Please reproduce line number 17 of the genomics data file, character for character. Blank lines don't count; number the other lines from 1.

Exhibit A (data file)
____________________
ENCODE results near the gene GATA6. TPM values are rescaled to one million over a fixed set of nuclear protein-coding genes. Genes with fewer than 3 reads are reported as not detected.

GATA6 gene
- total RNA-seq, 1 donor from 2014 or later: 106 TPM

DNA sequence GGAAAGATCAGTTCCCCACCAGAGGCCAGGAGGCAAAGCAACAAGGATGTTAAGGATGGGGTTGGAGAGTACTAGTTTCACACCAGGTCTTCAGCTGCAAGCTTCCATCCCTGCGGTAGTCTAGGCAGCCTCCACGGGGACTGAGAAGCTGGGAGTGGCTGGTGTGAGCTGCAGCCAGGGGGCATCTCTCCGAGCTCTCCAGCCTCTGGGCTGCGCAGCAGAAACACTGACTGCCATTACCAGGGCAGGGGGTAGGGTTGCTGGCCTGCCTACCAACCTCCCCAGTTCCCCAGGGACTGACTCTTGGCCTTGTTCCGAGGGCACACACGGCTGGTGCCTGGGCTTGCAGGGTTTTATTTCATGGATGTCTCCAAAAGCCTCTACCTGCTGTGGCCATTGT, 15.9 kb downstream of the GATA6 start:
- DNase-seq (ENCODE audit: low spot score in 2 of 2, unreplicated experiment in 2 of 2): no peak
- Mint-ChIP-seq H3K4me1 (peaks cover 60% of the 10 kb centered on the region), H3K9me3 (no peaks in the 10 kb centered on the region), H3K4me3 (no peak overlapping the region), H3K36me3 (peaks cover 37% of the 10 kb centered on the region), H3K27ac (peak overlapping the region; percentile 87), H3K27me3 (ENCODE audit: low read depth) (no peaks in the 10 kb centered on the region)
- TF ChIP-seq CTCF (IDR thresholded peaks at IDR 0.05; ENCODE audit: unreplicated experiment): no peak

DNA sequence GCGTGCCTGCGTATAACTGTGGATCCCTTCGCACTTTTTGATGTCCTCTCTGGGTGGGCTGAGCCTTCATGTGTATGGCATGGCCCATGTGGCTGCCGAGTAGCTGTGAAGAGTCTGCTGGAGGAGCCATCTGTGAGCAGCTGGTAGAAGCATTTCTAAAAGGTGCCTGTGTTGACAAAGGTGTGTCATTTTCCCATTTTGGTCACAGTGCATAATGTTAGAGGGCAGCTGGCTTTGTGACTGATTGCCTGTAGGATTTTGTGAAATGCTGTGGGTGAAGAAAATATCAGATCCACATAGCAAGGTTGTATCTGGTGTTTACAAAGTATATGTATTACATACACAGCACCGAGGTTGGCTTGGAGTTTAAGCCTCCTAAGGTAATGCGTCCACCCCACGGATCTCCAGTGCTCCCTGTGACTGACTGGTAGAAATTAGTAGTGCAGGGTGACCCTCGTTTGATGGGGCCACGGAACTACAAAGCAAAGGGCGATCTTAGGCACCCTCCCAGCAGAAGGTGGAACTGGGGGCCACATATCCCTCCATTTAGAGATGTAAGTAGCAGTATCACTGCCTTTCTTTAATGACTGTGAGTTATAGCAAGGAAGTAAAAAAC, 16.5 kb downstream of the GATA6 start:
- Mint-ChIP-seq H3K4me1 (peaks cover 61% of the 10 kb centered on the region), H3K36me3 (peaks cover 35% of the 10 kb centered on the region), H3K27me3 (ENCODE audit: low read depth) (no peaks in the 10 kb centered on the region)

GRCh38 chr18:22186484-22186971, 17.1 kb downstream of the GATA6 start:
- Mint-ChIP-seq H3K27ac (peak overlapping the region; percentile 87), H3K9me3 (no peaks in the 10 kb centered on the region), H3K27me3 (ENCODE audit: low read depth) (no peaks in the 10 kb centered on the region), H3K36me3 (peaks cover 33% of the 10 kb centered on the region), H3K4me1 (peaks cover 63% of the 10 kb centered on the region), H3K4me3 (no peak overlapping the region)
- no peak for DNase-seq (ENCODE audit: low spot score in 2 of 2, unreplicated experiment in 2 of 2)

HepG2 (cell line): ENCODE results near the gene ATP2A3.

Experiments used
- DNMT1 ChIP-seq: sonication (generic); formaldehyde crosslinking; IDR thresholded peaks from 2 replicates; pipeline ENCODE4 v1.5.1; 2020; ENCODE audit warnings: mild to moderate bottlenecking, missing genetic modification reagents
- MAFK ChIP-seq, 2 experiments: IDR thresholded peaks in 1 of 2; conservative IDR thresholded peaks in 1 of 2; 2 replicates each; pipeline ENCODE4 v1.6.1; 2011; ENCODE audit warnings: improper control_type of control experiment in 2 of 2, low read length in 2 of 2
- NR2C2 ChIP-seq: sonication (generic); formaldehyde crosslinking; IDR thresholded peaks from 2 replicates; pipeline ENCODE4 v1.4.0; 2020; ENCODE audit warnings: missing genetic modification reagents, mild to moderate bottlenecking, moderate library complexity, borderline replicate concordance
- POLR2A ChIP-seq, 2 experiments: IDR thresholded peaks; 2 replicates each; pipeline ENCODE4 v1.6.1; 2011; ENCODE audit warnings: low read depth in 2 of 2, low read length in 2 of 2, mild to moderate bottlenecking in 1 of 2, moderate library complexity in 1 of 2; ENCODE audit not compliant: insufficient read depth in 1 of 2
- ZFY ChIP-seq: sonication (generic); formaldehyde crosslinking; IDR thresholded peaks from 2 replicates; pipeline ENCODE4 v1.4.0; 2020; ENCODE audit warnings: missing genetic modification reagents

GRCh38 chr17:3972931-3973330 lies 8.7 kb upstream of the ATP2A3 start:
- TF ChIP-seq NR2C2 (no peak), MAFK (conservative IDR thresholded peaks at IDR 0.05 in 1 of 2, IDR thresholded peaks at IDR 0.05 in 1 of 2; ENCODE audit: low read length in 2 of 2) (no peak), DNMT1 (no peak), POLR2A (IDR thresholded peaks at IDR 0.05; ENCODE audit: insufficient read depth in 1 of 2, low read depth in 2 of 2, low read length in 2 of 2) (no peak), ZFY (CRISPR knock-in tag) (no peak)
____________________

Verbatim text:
- NR2C2 ChIP-seq: sonication (generic); formaldehyde crosslinking; IDR thresholded peaks from 2 replicates; pipeline ENCODE4 v1.4.0; 2020; ENCODE audit warnings: missing genetic modification reagents, mild to moderate bottlenecking, moderate library complexity, borderline replicate concordance